The lame-duck session of the U.S. Congress following the recent general election is very important, as the country approaches the “fiscal cliff” that requires massive cuts to government programs unless Congress can reach agreement on how to avoid it. And that’s just the start. Dozens of other issues await attention that were ignored during the long and bruising campaign.
One of the least important issues that Congress has been avoiding in the past year is the legalization of online poker. Senate Majority Leader Harry Reid, Nevada’s senior senator, has pledged to make a push on the issue during the session because he believes it will aid his struggling state’s major industry, gaming. Dean Heller, recently elected as the state’s junior senator for the first time (he was appointed to the seat of disgraced John Ensign, who resigned in 2011), also pledges an effort to pass the bill. Reid and Heller had been feuding throughout the summer, hurling accusations at each other of playing politics with online poker.
Now that the election is over, Heller will be expected to round up Republican support for the bill, not an easy task. Even the respected Jon Kyl, Arizona’s retiring Republican senator, hasn’t been able to cement backing from his party’s colleagues, so the task will not be easy.
But passing the Senate is the easy part. The House of Representatives awaits, packed with conservative Republicans who would love to put a stake in the heart of one of Reid’s pet projects. Texas Congressman Joe Barton had introduced an online poker bill earlier this year, but it got nowhere, dying without a hearing in Rep. Mary Bono Mack’s Subcommittee on Commerce. Online gaming’s other champion, Rep. Barney Frank, serving the last days of his congressional career as well, is nowhere to be found.
And complicating the issue is the opposition of Las Vegas Sands Chairman Sheldon Adelson, the biggest economic force in the Republican Party. His connections to House leadership, particularly Virginia Congressman Eric Cantor, could sink the bill with one phone call.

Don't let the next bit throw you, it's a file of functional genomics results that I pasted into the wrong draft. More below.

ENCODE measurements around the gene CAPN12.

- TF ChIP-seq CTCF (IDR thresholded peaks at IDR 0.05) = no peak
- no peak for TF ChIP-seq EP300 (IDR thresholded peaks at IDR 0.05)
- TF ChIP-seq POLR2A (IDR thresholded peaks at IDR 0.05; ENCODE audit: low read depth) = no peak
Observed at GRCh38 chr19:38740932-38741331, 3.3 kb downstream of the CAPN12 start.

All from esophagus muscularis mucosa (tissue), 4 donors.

In addition, several state governors, including Maryland’s Martin O’Malley, have written letters to the Senate asking that any online poker legalization be blocked, claiming the issue should be under state control. The state lotteries have also spent millions lobbying Congress to shelve the issue. Last month, Massachusetts Treasurer Steven Grossman wrote to Kyl and Reid complaining about the bill’s negative impact on lottery profits.
“The commissioners believe this unwarranted and unjustified usurpation of authority will be harmful to the residents of Massachusetts,” he said in the letter.
The text of the Reid-Kyl bill was released in October, with the ominous title, “The Internet Gambling Prohibition And Online Poker Consumer Protection Act.” Despite the law enforcement and player-friendly theme, the bill is likely to still be controversial, particularly in a session that must consider many more weighty matters. Reid is likely to attach it to another bill that is likely to pass, so it flies below the radar. But prospects are still dim for a bill, freeing the states to pursue their internet gaming dreams.